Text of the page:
No one is living on the Moon to witness this solar eclipse, but NASA does have a space ship there— the Lunar Reconnaissance Orbiter, or LRO - -and it is operated by solar power. To keep it running smoothly during last month’s solar eclipse (from the Moon), NASA engineers switched it to battery power so crucial instruments kept functioning.
Romancing the Stars
Our Planetarium’s annual Valentine’s Day show Romancing the Stars is set to play again on February 10 and 14. It’s a “light-hearted” look at the night sky and the universe. The program showcases beautiful ways the universe reveals itself through science discovery and art creativity.
A few times, the show will blend art and science together. Take the old song, Twinkle, Twinkle Little Star. The familiar words come from a 19th-century English poem called “The Star" by Jane Taylor. The song comes from an anonymous French melody that was later arranged by several composers, including Amadeus Mozart.
The science twist to this song started in 1925 when astronomer Cecilia Payne-Gaposchkin figured that hydrogen is the main ingredient in a star. In her spectroscopic analysis, Dr. Payne proved that hydrogen was vastly more abundant than the other elements that were discovered in the Sun’s spectrum.
This led to a poetic rewrite of the Twinkle song:
Twinkle Twinkle little star,
I don't wonder what you are;
For by spectroscopic ken,
I know that you're hydrogen;
Who says science can’t have a little fun?
(These new lyrics are credited to Lewis Fry Richardson or Ian D. Bush.)
Meteors hit the Earth everyday. While most burn up as a "falling star," many survive their fiery path through the atmosphere to hit the Earth as a meteorite. In fact, it is estimated over 1,000 meteorites, weighing about one pound or more, fall to the Earth every year.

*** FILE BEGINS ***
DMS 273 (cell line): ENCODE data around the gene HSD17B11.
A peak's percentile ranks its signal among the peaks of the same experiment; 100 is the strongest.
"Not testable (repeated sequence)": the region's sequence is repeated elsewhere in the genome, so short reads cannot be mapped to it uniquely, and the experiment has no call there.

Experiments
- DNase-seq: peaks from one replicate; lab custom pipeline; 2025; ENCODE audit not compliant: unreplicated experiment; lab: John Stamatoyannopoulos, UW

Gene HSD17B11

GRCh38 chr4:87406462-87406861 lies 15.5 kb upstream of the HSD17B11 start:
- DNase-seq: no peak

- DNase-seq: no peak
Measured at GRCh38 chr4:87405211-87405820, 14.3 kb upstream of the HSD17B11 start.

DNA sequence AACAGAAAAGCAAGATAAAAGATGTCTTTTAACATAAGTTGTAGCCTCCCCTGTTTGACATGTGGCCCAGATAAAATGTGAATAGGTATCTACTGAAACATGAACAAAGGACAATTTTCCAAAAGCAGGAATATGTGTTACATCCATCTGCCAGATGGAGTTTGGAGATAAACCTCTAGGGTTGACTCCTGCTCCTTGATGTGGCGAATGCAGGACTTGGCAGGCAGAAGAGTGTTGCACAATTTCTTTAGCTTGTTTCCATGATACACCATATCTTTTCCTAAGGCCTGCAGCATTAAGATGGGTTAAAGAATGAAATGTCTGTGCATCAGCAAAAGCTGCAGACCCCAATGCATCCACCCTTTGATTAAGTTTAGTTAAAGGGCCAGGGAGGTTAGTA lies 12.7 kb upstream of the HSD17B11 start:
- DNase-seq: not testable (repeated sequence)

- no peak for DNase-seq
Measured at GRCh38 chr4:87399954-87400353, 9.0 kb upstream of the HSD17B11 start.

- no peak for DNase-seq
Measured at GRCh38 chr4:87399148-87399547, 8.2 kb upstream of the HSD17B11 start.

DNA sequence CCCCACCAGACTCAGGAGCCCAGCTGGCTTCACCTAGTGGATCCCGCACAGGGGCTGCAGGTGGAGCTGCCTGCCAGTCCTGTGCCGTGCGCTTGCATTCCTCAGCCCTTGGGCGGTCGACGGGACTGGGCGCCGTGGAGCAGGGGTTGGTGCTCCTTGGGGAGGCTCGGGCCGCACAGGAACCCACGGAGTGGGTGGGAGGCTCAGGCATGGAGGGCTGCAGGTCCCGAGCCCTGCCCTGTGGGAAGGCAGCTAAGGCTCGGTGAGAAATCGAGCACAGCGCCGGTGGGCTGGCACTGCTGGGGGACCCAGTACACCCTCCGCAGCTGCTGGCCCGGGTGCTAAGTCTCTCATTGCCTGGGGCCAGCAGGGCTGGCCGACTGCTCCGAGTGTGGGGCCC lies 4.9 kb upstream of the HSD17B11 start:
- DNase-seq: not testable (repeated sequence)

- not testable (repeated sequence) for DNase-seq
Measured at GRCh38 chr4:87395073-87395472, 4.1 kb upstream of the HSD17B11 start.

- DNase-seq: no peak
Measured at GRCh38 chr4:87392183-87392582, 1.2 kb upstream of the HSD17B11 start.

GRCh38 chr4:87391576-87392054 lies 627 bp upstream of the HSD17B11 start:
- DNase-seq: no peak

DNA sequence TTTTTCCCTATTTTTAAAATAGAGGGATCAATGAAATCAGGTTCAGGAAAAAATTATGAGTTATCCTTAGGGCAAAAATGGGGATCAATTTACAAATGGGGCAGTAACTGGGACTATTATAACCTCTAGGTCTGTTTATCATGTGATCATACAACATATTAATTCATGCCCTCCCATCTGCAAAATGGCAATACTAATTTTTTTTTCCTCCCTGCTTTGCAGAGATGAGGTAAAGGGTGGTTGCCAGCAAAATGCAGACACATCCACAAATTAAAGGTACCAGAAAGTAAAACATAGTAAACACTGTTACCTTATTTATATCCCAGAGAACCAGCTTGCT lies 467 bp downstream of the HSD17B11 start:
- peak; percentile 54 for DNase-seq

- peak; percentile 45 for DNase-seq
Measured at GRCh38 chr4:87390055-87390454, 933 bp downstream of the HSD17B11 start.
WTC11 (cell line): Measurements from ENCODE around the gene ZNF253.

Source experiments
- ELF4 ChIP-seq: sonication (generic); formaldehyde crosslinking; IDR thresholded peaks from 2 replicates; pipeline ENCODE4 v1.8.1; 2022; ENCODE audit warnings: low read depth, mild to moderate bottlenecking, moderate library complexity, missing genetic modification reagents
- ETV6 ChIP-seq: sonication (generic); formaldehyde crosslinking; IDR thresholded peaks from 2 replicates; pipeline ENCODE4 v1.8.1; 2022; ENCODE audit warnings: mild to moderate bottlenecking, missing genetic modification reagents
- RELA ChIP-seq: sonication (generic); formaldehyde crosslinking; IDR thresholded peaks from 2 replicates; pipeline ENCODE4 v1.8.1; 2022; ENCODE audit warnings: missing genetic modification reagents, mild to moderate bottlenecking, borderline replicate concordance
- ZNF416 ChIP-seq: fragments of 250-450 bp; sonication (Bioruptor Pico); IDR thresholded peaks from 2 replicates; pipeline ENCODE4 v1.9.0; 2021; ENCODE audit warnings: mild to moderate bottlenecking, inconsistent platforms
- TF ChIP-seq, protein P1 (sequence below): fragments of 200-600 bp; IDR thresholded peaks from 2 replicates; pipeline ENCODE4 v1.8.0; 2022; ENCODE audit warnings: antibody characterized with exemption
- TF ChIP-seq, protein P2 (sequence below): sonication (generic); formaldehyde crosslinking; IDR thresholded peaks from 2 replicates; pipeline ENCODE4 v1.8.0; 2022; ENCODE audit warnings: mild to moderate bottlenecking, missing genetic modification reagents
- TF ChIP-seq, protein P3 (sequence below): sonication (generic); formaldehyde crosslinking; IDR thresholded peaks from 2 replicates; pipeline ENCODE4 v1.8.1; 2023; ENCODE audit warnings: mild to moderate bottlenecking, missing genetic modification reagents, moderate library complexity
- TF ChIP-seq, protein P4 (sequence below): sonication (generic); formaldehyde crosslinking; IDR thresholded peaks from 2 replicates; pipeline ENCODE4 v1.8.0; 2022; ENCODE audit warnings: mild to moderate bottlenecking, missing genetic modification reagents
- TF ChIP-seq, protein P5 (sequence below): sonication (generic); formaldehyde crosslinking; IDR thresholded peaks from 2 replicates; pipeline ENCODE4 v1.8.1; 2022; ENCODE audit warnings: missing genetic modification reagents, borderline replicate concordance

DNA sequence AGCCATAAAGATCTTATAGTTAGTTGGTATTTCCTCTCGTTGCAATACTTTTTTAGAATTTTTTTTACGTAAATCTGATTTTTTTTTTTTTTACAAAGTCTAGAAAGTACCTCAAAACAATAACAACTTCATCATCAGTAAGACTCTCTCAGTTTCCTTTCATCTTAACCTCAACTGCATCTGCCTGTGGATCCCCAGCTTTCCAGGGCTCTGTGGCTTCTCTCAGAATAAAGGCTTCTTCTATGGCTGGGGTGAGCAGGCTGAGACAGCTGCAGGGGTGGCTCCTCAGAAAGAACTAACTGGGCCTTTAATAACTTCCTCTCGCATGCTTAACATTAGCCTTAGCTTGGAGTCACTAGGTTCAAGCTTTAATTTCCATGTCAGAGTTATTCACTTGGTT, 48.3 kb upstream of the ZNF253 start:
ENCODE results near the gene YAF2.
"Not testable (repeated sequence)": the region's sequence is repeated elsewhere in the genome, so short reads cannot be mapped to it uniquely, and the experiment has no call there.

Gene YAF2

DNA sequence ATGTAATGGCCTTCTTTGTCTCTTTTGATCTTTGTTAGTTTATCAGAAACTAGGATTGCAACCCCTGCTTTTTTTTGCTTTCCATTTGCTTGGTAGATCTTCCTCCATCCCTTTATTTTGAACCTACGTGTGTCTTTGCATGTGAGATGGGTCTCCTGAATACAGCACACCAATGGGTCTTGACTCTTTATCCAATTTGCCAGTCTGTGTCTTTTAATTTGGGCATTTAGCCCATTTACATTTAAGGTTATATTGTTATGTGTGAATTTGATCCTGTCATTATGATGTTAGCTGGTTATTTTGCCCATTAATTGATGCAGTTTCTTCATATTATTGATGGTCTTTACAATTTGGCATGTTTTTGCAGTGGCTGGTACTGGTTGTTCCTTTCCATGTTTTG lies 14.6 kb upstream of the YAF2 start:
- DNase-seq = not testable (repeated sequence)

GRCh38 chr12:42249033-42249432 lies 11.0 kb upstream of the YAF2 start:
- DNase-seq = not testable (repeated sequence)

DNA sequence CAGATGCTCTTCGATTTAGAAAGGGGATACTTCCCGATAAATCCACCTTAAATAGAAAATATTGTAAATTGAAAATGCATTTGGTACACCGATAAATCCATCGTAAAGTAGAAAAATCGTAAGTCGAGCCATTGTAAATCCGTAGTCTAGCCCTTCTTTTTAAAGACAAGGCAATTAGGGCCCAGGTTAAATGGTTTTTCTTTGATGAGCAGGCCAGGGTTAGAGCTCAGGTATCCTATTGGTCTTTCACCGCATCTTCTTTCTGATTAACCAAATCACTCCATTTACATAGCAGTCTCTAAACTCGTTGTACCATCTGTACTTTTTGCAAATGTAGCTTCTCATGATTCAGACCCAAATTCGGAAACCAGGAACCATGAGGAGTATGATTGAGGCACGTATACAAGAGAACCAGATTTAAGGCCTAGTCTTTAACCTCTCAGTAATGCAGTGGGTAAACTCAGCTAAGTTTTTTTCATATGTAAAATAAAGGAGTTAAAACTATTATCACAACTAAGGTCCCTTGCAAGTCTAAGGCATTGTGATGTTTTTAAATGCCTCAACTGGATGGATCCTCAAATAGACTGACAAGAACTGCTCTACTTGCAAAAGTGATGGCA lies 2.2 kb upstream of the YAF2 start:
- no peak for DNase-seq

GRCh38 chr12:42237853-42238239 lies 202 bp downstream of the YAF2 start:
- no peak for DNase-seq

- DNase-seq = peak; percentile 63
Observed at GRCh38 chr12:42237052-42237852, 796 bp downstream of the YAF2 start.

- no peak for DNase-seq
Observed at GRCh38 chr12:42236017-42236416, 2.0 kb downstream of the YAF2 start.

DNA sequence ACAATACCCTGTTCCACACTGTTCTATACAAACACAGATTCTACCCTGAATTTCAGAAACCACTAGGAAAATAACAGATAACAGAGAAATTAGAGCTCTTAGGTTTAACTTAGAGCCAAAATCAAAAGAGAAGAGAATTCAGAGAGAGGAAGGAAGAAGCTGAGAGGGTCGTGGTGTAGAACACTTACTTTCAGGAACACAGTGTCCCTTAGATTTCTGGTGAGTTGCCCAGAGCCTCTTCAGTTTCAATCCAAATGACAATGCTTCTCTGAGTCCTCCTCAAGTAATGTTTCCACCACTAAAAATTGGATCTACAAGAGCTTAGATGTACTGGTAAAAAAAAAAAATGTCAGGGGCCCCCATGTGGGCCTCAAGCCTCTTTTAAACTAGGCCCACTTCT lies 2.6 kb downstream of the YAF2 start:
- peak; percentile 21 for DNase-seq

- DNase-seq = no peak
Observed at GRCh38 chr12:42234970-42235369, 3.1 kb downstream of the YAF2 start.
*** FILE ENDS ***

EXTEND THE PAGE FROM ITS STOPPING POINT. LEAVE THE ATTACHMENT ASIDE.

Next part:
On Tuesday night, January 16, 2018, a meteor raced across the sky. It was seen by people across the upper Midwest, including many sightings from Wisconsin. But it was most spotted in Michigan -- where it exploded. Many heard the sonic boom a few seconds after the bright flash. (Thunder travels slower than lightning.) If you saw it, it was a breathtaking, heart-pounding event, to say the least.
A colleague of mine, Todd Slisher from the Longway Planetarium in Flint, MI, tracked down where meteorites that survived the explosion might have landed. Lo and behold, Todd and his staff found a few small meteorites.
If you ever see a bright meteor, please report it to the American Meteor Society. Click on the "Report A Fireball" link and share your sighting to learn more about the "shooting stars" above.
Mars and Jupiter have separated quite a bit since their January conjunction. However, red Mars is aligning with red Antares in the south sky before sunrise. To add a 3D perspective to these two red celestial sights, the light from Mars takes about 10 minutes to reach your eyes. The light from the star Antares takes about 620 years! Watch the Moon orbit by on the mornings of February 7-9. Its light takes 1.3 seconds to travel to Earth.
Venus is back. Well, sort of. You have to be persistent and try to catch it shortly after sunset. You definitely need a clear path to the western horizon to spot the 900°F world. Let the Moon be your guide on the nights of February 16-18. Though brilliant, Venus will be a challenge. Binoculars will help.
Saturn rises about two hours before the Sun on February 1, and about 4 hours on February 28. Observe the ring jewel just above the “Teapot,” the nickname for Sagittarius the Centaur. The Moon will help you locate Saturn in the predawn skies of February 10-12.
Mercury is not visible all month.
Download the February Star Map.
See the Universe through a telescope! Join one of the Milwaukee-area astronomy clubs and spot craters on the Moon, the rings of Saturn, the moons of Jupiter, and much more.
Send an e-mail to Planetarium Director Bob Bonadurer at firstname.lastname@example.org and place 'subscribe' in the subject line to receive the Starry Messenger and monthly star map.
Follow Bob on Twitter @MPMPlanetarium.